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An analysis of the aims, methods, organisation and achievements of the Church of England Zenana Missionary Society, 1852-1920

Liveris, Leonie Beth (1995) An analysis of the aims, methods, organisation and achievements of the Church of England Zenana Missionary Society, 1852-1920. Masters by Research thesis, Murdoch University.

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Abstract

The thesis analyses the aims, methods, organisation and achievements of the women who joined the Church of England Zenana Missionary Society as missionaries and members at home. It also considers the contribution they made to the Church by evangelizing, education and medical care to the women of India and to their eventual emancipation from the zenanas.

During the nineteenth century the Protestant missionary movement to India was influenced and encouraged by three significant forces that emerged in Britain - Imperialism, Evangelicalism and changing demographic forces. The opening of India to missionaries in 1813 allowed male societies to organise and expand under the endorsement of the Evangelical revival. The enthusiasm for empire and for evangelizing the ’heathen* combined with the phenomenon of 'surplus women' in Britain to open up prospects for the creation of parallel women’s missionary societies to work with Indian women and children. Their mission was conservative and Evangelical, their purpose was to give service in the mission field while endorsing traditional female roles as teachers and nurturers.

This thesis analyses the development of the Anglican women's missionary societies with particular emphasis on the Church of England Zenana Missionary Society from 1852 to 1920, using the society's journal India's Women. The CEZMS attracted a conservative, middle-class membership whose experience of the 'public sphere' came from their work in philanthropic endeavours. From 1880 the Society was an independent Anglican organisation, separate from the Church Missionary Society. Yet patriarchal patronage and the influence of male clergy and retired Indian civil servants within the society ensured careful control of their work in India. Whilst the training of the women missionaries equipped them with skills to educate and provide medical services to suffering Indian women in the zenanas, their prime concern was the desire to preach the Gospel.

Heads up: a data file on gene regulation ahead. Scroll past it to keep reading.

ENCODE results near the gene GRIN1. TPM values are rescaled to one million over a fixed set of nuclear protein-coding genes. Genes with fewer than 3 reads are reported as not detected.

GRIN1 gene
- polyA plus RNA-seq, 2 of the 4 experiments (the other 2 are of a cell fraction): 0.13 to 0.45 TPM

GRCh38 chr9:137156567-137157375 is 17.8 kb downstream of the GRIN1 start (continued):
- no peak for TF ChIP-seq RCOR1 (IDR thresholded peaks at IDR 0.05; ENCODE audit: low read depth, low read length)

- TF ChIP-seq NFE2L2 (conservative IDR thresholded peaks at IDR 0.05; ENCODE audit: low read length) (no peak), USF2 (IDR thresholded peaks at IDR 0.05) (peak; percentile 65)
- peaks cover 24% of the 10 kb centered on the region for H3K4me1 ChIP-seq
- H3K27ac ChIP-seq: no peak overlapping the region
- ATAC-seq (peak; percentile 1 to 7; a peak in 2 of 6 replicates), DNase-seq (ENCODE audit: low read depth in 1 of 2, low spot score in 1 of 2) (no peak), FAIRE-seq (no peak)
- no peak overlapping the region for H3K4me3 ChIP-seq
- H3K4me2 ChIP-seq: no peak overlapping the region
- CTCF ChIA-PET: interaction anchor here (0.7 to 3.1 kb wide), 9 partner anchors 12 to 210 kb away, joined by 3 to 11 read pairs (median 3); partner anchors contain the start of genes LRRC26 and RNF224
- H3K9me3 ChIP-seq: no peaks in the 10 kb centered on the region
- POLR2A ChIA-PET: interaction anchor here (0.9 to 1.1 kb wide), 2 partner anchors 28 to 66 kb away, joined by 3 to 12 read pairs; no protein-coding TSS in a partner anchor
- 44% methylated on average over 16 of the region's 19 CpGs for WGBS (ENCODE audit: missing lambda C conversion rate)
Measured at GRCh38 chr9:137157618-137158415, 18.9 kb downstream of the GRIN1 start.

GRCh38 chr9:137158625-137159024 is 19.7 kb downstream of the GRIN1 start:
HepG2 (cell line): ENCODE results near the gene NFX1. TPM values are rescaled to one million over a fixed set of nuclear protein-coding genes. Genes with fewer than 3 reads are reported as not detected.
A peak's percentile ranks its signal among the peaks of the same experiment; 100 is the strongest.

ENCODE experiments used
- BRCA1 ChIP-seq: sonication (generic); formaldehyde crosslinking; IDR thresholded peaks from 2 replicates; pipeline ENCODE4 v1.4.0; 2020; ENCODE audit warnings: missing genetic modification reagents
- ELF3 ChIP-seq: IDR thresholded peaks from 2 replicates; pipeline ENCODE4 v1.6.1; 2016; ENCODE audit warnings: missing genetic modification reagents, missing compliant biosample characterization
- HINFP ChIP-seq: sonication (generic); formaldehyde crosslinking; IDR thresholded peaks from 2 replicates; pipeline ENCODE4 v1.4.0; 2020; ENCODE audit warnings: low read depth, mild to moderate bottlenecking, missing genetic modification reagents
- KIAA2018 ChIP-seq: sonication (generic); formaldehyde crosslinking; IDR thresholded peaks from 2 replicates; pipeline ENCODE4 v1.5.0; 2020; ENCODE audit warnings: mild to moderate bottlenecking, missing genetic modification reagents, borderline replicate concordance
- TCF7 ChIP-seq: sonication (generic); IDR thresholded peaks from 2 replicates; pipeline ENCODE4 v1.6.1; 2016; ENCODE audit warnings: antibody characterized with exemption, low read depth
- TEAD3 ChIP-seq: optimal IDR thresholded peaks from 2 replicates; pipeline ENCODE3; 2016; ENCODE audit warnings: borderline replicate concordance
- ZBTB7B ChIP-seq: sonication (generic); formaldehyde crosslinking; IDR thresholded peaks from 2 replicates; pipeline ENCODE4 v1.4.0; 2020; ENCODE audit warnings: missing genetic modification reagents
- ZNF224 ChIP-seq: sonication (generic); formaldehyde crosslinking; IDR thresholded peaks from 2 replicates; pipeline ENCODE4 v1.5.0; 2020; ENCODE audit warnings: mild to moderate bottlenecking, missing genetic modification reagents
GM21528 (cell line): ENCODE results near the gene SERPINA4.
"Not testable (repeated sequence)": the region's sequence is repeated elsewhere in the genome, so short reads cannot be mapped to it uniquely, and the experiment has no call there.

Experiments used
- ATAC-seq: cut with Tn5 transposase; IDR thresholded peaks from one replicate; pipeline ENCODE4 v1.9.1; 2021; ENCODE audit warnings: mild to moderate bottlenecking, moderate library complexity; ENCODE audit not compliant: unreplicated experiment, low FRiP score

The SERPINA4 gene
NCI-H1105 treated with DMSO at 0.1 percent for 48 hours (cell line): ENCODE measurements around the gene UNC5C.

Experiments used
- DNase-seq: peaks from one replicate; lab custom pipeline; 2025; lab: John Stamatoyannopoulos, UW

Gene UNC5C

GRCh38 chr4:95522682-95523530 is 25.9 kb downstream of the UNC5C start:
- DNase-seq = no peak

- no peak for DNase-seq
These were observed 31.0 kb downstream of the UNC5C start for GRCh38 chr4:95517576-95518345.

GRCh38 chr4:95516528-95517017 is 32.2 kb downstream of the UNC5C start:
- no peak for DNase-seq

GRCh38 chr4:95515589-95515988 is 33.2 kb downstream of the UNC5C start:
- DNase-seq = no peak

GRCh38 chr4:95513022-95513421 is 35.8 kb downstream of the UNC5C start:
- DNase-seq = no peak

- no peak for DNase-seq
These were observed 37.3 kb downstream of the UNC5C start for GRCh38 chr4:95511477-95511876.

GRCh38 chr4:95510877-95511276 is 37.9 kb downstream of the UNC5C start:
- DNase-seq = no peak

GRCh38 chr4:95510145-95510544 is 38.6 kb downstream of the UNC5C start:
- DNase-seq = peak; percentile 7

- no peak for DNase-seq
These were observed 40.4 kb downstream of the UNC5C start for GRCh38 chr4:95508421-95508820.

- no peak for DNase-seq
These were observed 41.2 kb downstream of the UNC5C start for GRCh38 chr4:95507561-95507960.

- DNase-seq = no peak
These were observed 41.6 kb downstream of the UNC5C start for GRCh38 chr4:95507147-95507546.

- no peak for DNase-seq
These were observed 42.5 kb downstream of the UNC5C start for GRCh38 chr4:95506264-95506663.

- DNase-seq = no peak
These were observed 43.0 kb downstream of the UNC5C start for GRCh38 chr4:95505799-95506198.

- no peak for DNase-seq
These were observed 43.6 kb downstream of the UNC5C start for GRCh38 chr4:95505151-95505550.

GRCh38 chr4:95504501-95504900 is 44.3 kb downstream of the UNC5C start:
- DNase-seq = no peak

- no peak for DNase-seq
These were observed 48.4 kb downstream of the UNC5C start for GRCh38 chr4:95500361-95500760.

The thesis examines the financial problems together with the secular challenges to a declining religious population which led to the decreasing numbers of new candidates in the twentieth century, and subsequent closure of mission stations and retrenchment of women missionaries. The thesis considers the effects of the Great War on the work and personnel of the CEZMS, in addition to the demands by women for reforms in society and the Church of England.

Item Type: Thesis (Masters by Research)
Murdoch Affiliation: School of Social Sciences
Notes: Note to the author: If you would like to make your thesis openly available on Murdoch University Library's Research Repository, please contact: repository@murdoch.edu.au. Thank you.
Supervisor(s): Jalland, Patricia
URI: http://researchrepository.murdoch.edu.au/id/eprint/50509
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